July/August 2007

Paul Reed Smith SE Custom Guitar

Don’t let the Paul Reed Smith logo on the headstock convince you that this guitar is out of your price range, too good for a beginner or novice guitarist, or for Santanaphiles only. It merely takes flipping over that headstock to know this surely ain’t Carlos Santana’s PRS. A message on the back reveals it’s “built by World Musical Instrument Co., Ltd., Korea under exclusive license for PRS Guitars.”

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Paul Reed Smith SE Custom Guitar
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Paul Reed Smith SE Custom Guitar

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The SE Custom Hollowbody is simply part of PRS’ ongoing series of budget-friendly, Korean-built guitars. These axes can’t compete with the ones in the company’s revered catalog of American-made masterpieces. And they aren’t meant to. Stack an SE up against another entry-level ax in the $400-600 range, like an Epiphone Les Paul, and then you have a fair fight. The SE Custom lists for $798.

It seems as more and more guitars come out of Korea (and China, too), the Far East factories continue to shed any reputation for half-assed craftsmanship and chintzy build quality. This semi-hollow SE Custom could convert a throng of skeptics—it’s as sturdy a guitar as I’ve ever met, and the construction is virtually seamless.

The mahogany body measures 13 inches across the lower bout and has a hollow chamber with a sleek cat’s-eye soundhole. Not surprisingly for a budget guitar, the flamed maple top is just a veneer with a lesser quality maple underneath. But the veneer sure looks expensive, and the moon inlays in the rosewood fingerboard are a subtle decorative touch that rounds out an overall classy appearance. The rest of the neck is mahogany that elegantly meets the body in a neck-thru joint that looks and feels rock solid.

In fact, the neck is more than solid. It’s a 22-fret beast—a good stretch wider than my SG-trained hands are used to holding. I’ll never enjoy wide necks but for those who do, this one’s an easy neck to move around on. The profile is slim and the finish is slick, yielding a highly playable instrument, although it took a set of 11-gauge strings to maximize the guitar’s potential. The 10-gauge strings I regularly use didn’t do it for me on this one. A heavier set led to a more expressive resistance that really let me rip into leads, and get chunkier-sounding lower-register triads and rounder walking bass lines. To my surprise the guitar didn’t end up feeling cumbersome with the 11s. In fact, it played with about the same ease as with the 10s. The clever people at PRS gave the cutaway a generously beveled edge that allows for great, natural-feeling access to the upper frets.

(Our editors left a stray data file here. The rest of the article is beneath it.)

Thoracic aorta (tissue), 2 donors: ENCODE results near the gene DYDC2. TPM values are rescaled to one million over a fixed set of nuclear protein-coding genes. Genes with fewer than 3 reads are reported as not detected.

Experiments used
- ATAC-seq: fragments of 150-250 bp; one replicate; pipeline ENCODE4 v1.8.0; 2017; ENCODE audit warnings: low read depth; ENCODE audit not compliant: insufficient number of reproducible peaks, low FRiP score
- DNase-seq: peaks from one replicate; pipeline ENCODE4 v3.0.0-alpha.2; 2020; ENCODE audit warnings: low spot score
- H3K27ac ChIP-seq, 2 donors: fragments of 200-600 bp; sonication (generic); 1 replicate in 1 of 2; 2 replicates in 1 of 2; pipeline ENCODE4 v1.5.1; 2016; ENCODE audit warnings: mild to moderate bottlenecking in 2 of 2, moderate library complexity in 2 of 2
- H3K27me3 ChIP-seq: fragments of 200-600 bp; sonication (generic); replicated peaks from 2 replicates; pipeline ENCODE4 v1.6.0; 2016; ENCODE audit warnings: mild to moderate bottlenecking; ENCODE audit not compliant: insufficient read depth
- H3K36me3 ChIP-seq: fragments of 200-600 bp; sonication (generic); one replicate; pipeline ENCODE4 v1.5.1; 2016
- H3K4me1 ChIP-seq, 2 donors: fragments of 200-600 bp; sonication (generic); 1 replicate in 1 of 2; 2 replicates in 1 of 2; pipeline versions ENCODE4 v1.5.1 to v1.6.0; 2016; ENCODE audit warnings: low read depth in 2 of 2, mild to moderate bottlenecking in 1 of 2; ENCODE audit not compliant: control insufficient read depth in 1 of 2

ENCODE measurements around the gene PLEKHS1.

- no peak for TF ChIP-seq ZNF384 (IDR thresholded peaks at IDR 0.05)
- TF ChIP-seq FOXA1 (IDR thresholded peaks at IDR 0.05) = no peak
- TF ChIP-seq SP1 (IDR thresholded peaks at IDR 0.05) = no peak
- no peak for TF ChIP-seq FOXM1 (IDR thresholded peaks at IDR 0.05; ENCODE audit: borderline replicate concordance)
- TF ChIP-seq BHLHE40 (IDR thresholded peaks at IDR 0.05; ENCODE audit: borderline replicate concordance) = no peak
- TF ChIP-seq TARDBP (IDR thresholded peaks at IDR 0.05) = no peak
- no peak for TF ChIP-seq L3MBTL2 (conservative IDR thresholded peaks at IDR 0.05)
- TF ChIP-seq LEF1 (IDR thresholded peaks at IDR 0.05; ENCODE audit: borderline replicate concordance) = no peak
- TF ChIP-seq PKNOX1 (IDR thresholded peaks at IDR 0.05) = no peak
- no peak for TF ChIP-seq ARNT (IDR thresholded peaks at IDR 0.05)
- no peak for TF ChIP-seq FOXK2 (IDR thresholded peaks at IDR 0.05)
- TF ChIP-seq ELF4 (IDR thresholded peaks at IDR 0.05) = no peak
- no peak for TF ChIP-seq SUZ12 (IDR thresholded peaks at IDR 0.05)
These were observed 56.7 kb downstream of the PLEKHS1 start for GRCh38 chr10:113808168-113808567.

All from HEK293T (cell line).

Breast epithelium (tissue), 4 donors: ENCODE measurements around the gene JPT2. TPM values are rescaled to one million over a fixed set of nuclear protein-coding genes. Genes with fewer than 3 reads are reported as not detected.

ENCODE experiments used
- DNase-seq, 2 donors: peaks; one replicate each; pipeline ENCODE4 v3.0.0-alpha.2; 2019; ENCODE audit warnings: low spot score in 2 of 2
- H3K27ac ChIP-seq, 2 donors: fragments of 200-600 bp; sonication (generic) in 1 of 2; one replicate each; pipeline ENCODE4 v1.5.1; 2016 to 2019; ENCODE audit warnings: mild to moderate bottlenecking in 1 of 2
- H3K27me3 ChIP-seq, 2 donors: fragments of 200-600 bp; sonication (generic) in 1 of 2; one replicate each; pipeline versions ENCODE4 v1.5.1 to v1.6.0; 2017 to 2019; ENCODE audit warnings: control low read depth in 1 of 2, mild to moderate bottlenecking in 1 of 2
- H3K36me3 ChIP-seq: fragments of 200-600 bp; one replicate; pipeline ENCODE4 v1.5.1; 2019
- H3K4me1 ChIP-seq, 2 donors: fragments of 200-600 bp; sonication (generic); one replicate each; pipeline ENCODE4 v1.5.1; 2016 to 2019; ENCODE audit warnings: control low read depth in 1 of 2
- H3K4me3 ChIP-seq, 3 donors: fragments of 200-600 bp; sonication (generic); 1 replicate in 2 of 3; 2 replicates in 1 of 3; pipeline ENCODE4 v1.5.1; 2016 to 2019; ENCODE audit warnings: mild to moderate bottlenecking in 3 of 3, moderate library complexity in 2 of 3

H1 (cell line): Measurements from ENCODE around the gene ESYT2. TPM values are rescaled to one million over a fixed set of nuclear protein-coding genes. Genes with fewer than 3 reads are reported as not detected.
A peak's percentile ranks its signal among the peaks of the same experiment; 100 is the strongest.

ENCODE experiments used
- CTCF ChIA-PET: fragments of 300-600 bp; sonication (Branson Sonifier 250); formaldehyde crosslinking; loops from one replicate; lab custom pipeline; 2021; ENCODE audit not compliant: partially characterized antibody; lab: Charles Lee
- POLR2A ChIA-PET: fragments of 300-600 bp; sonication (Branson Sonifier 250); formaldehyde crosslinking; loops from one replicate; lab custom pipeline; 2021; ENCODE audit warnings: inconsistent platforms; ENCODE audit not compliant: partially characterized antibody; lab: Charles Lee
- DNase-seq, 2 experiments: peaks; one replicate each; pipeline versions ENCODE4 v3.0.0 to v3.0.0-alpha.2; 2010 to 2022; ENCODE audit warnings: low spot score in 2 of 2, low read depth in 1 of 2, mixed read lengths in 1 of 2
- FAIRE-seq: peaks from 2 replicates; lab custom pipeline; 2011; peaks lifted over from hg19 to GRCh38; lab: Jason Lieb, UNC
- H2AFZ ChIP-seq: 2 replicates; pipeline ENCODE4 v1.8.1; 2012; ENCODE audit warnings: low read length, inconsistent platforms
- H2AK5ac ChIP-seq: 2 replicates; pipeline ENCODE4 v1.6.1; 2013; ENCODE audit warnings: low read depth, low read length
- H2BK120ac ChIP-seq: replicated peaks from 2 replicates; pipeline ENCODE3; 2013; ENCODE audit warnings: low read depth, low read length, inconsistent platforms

Semi-hollow construction tends to add a bit of boom to the sound of any guitar, and, sure enough, I always found myself rolling off the bass in my amp’s EQ section to find a balanced sound with this guitar. I noticed right away that the two humbuckers onboard the SE Custom deliver a fairly neutral-toned sound. No surprises, for better or for worse. I especially enjoyed throwing the toggle to the neck pickup position, rolling the tone knob back about a quarter of the way and adding just a bit of distorted gain in the amp. That was a nice recipe for smooth and smoldering leads; if I needed more edge I could always switch to the bridge pickup and crank up the tone. It’s really a non-threatening ax, tone-wise. Still, like a well-trained schnauzer, it’ll deliver a bit of snarl when you need it.

But what’s up with dual-pickup guitars that have only one volume and one tone control? Why not a tone and volume for both pickups? Is it a cost-cutting measure? I’d gladly pay for the two “missing” knobs in order to get the wealth of tones squandered with this guitar’s barebones electronics setup. Am I in the right here? Or have I been spoiled by that old, 1960s Harmony Rocket I keep in the closet—three pickups, each with its own volume and tone control? I like to have more control.

Then again, that Harmony Rocket doesn’t play one-tenth as well as this Custom SE. And the PRS hardware is so nice that my eyes would bug out if it went out of tune from sitting in the car for a couple of hours. That Harmony, with its wretched intonation and positively medieval tuning machines, is a sick joke by comparison. Considering that in its day the Rocket was sold to budding and hobbyist six-stringers—as is this Custom SE—PRS proves that budget guitars have come a heck of a long way since 1960-whatever.

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